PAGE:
SEOUL, South Korea — President Dmitry Medvedev said Wednesday that dialogue remains the only option for ending North Korea's nuclear weapons program as Pyongyang accused South Korea and the United States of blocking the stalled talks.
"As room for conflict remains in Northeast Asia and Asia Pacific region, I believe that countries have no choice but to hold dialogue and cooperate," Medvedev said at a joint news conference with South Korean President Lee Myung-bak. "I believe there is no other option."
A statement said the two leaders agreed to cooperate to revive the talks, which brought together the two Koreas, the United States, China, Japan and Russia.
North Korea pulled out of the talks last year to protest international condemnation of a long-range rocket launch seen as a test of its missile technology.
North Korea has recently shown willingness to rejoin the negotiations. But at the same time, it has continued to blame its chief foes, the United States and South Korea, for the stalemate.
Pyongyang says if the two countries are serious about resuming negotiations they should stop their military drills that it claims pose a nuclear threat.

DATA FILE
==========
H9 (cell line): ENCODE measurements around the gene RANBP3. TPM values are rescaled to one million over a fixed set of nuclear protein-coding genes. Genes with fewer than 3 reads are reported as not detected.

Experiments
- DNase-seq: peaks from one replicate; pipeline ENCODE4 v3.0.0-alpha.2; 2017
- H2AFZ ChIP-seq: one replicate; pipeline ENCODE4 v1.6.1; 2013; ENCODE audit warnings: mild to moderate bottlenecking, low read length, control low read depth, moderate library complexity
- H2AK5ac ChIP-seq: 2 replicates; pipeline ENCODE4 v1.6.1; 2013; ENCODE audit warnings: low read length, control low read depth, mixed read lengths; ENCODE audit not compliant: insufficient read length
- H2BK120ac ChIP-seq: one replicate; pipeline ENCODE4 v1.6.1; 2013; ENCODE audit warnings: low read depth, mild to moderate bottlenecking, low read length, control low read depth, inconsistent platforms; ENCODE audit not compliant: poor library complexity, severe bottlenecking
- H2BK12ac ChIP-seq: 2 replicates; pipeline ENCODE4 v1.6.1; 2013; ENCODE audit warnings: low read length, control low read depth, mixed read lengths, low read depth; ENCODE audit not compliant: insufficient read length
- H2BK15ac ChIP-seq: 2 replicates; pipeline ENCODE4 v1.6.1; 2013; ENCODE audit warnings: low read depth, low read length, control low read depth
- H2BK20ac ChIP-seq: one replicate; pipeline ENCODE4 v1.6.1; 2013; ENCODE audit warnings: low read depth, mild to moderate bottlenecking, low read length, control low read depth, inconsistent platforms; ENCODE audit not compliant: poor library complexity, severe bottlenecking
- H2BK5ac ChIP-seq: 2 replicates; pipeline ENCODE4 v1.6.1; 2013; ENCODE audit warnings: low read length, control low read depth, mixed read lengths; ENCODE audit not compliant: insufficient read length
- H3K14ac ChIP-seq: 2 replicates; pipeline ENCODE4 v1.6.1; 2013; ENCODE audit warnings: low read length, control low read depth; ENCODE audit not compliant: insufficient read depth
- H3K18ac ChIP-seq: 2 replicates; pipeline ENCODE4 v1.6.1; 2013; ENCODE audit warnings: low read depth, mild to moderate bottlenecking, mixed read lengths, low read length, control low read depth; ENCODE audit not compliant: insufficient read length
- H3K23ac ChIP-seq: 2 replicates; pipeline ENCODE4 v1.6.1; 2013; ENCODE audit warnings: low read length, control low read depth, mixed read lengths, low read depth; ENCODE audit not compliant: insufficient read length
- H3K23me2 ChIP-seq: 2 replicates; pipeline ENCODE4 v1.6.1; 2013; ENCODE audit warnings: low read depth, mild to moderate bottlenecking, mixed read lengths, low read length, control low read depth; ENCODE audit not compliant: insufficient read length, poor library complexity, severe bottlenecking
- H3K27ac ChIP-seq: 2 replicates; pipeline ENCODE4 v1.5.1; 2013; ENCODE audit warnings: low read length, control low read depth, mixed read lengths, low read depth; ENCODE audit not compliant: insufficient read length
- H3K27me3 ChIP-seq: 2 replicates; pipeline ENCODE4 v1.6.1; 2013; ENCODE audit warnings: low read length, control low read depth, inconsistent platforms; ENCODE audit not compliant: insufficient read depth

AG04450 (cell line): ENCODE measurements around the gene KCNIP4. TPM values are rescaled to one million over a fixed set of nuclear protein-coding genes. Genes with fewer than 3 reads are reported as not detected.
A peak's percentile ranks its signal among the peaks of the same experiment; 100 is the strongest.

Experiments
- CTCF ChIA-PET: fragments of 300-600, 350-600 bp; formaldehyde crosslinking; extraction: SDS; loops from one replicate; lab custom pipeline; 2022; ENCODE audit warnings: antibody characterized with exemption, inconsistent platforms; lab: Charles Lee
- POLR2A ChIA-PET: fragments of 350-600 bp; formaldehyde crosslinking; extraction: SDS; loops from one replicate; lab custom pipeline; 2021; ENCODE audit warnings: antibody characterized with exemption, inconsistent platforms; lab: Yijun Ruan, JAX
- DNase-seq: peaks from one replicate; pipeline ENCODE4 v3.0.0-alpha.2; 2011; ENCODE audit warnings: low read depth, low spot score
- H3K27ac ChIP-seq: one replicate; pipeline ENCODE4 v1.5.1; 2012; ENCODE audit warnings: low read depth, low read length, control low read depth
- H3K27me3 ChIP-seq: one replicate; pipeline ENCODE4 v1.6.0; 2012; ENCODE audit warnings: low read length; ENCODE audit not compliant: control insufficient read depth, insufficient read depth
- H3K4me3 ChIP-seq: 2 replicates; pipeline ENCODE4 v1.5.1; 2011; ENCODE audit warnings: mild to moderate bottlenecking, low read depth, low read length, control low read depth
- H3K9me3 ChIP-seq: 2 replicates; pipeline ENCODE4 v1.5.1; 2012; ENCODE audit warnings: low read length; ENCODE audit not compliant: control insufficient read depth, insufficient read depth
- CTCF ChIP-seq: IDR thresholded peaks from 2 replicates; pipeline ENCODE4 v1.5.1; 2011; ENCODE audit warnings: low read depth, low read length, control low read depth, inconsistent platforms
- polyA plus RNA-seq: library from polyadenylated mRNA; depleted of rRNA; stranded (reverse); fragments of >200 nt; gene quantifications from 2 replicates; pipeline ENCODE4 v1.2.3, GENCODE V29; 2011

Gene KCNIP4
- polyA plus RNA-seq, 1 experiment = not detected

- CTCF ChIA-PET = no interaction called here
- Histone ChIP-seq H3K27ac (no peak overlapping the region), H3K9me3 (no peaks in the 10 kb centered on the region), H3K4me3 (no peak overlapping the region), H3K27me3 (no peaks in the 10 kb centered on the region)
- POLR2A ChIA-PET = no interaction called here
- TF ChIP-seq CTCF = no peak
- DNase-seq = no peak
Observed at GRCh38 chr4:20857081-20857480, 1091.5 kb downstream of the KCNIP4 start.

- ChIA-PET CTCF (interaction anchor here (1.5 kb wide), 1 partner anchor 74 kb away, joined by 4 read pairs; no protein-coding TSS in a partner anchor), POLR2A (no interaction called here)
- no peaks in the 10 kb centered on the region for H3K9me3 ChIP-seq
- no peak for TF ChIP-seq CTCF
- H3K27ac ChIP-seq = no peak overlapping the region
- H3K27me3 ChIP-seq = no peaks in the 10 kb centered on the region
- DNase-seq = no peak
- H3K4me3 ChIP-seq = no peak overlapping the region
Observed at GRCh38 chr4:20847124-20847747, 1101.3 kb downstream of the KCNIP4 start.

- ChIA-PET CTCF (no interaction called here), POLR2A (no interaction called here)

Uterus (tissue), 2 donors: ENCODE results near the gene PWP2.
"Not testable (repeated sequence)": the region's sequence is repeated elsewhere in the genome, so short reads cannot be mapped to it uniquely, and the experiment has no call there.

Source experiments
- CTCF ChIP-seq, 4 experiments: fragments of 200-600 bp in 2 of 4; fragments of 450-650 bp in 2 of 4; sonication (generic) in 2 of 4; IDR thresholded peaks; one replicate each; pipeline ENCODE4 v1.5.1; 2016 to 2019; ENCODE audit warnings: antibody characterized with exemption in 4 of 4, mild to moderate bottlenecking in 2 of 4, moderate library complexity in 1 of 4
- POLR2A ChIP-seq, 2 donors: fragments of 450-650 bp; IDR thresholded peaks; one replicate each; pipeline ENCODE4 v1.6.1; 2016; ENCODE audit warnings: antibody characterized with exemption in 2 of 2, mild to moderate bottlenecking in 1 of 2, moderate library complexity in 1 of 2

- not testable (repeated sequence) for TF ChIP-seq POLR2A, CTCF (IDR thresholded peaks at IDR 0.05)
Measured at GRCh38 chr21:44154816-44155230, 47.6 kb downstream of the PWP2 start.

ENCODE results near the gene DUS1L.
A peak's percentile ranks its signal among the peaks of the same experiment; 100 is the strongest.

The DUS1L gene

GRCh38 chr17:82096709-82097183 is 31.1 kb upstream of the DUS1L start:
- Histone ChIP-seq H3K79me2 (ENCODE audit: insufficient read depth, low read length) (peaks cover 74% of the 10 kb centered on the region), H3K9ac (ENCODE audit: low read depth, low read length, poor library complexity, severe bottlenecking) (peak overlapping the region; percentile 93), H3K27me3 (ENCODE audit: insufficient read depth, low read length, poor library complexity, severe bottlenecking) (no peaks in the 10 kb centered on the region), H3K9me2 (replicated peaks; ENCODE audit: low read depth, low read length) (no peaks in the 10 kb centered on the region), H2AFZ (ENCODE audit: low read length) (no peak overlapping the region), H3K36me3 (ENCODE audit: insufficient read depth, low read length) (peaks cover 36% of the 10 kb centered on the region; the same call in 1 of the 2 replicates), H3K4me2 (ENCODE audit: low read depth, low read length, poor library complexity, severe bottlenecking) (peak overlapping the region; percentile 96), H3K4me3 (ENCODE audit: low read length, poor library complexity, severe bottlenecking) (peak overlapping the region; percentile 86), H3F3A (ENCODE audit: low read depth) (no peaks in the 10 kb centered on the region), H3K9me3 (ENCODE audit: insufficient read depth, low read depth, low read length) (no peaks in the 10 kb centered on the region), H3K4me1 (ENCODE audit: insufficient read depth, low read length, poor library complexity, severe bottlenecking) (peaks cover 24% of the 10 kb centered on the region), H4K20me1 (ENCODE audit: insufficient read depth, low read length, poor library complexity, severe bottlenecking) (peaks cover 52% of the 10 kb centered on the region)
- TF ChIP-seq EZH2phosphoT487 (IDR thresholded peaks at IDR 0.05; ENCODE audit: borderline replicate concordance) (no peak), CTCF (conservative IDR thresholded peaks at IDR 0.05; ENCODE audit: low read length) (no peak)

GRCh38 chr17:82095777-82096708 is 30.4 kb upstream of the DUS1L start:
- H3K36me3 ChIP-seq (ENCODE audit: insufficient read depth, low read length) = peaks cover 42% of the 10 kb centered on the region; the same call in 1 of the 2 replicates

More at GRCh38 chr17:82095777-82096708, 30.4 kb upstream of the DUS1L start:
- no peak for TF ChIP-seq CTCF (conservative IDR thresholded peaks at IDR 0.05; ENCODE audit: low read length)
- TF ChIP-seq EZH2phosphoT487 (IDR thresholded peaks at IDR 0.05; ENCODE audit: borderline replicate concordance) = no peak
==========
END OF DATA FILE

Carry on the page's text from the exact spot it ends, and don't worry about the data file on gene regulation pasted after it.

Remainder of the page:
The drills are in response to the sinking of a South Korean warship in March. A multinational investigation led by Seoul concluded that a torpedo fired by a North Korean submarine sank the 1,200-ton warship. North Korea has denied involvement in the sinking, which killed 46 South Korean sailors.
"The six-nation talks would be naturally resumed" if South Korea and the U.S. stop interfering, North Korea's main Rodong Sinmun newspaper said. The commentary was carried by the country's official Korean Central News Agency.
North Korea carried out two nuclear tests in 2006 and in 2009 in the country's northeastern area, drawing international sanctions each time.
UN Secretary-General Ban Ki-moon, who like Medvedev is in Seoul for the Group of 20 summit this week, urged North Korea to rejoin the nuclear talks.
"We expect that they will return to six-party talks and cooperate fully in realizing a denuclearized Korean Peninsula," Ban, a former South Korean foreign minister, told reporters.